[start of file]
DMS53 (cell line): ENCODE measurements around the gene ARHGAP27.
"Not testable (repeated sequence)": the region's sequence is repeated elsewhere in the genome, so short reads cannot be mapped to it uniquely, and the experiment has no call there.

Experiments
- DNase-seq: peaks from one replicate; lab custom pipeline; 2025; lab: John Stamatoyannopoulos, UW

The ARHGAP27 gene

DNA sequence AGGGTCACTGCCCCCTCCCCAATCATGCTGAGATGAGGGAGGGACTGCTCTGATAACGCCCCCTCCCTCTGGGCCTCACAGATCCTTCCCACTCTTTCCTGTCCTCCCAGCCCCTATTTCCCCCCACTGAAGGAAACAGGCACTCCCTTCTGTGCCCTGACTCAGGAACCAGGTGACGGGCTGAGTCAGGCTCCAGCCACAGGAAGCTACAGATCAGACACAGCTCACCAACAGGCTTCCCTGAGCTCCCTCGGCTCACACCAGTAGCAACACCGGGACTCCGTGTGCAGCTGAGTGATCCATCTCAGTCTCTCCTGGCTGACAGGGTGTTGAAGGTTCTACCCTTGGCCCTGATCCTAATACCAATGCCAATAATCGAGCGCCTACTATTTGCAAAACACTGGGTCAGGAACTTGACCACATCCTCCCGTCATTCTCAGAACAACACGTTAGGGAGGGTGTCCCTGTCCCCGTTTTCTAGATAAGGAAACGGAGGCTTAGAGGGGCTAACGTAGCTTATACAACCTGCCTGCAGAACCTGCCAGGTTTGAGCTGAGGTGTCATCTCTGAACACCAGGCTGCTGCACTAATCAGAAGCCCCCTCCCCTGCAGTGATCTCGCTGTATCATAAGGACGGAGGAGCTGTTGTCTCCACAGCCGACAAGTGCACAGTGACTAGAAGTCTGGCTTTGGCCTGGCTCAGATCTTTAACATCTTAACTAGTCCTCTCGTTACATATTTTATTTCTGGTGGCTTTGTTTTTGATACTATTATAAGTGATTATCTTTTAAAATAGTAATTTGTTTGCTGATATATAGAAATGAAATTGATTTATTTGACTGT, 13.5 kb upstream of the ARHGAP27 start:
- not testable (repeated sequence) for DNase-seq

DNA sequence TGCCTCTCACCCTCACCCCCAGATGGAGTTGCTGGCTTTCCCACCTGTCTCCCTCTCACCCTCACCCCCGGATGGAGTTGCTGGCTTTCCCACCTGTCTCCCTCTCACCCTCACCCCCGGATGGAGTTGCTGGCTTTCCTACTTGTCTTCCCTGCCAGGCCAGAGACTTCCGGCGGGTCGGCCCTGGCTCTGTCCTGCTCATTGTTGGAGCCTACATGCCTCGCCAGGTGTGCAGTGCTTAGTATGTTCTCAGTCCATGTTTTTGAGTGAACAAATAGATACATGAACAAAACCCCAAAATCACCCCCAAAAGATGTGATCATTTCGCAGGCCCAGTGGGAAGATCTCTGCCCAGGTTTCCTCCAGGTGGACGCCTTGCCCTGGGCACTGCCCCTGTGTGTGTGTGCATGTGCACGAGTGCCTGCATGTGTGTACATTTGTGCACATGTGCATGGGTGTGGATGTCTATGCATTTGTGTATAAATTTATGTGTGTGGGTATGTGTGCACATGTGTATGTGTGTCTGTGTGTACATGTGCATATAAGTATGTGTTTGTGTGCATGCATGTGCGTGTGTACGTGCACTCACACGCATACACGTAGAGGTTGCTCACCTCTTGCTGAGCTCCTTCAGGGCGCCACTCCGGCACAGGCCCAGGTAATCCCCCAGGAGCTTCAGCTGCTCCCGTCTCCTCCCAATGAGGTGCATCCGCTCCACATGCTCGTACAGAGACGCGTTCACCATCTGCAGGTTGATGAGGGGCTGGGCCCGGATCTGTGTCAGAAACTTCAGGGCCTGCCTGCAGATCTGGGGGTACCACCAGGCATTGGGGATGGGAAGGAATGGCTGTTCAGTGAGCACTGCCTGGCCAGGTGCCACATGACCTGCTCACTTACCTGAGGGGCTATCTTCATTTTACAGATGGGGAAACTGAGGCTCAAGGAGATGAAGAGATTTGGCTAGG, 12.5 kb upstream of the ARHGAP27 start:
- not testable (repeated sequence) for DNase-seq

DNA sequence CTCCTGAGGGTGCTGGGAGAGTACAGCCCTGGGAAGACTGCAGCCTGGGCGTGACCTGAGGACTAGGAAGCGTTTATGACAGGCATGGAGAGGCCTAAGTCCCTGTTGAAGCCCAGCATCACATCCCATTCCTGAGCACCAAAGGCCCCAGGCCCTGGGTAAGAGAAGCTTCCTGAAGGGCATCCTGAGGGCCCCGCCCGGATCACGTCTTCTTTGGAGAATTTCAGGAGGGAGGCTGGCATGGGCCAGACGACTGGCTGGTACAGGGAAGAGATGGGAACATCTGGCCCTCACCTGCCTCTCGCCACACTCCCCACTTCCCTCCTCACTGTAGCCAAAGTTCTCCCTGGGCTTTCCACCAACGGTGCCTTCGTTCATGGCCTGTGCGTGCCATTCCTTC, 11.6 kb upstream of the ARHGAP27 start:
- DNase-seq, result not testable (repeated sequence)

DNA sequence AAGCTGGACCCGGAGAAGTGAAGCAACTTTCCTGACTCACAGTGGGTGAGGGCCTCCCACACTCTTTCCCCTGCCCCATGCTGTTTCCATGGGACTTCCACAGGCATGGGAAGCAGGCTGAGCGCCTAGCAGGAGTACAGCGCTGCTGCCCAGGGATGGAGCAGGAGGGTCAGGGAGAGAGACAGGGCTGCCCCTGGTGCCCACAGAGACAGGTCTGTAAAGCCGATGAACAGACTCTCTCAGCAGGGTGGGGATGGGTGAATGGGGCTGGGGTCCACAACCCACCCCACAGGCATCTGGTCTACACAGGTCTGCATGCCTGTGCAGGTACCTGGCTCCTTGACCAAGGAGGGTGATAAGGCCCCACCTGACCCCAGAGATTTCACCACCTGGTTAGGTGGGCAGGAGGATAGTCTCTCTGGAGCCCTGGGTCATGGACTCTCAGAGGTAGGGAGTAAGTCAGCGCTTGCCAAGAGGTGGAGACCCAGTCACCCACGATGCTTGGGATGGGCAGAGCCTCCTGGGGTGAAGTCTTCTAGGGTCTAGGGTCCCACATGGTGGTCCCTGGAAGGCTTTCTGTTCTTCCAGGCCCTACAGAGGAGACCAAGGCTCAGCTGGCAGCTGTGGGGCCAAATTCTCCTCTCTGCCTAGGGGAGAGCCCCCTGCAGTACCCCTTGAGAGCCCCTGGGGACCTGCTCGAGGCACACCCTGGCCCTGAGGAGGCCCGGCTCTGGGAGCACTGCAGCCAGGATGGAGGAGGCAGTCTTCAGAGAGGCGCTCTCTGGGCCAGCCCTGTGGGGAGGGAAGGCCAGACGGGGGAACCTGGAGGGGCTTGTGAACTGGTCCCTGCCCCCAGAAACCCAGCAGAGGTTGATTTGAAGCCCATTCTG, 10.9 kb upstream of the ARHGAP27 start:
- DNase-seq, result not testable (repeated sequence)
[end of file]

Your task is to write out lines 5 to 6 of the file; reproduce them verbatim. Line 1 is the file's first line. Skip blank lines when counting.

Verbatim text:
The ARHGAP27 gene

DNA sequence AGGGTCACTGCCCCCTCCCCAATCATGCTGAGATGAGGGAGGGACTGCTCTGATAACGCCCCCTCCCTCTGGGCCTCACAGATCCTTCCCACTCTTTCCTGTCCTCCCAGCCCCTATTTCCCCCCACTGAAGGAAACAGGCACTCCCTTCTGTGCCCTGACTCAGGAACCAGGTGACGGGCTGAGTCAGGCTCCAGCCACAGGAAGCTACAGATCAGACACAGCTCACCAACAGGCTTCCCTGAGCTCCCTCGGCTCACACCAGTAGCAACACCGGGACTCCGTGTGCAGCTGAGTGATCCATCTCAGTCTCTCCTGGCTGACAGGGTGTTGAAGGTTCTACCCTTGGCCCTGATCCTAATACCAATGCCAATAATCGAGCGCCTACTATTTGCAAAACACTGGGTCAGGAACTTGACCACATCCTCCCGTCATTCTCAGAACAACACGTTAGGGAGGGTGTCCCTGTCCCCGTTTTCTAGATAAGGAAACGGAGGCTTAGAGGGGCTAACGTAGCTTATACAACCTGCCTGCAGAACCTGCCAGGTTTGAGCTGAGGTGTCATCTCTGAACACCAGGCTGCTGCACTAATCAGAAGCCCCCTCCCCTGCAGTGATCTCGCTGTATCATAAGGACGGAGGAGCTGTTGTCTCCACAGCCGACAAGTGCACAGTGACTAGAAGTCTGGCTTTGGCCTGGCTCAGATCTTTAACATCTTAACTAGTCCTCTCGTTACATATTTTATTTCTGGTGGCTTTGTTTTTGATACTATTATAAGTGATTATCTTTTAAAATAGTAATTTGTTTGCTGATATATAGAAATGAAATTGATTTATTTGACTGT, 13.5 kb upstream of the ARHGAP27 start: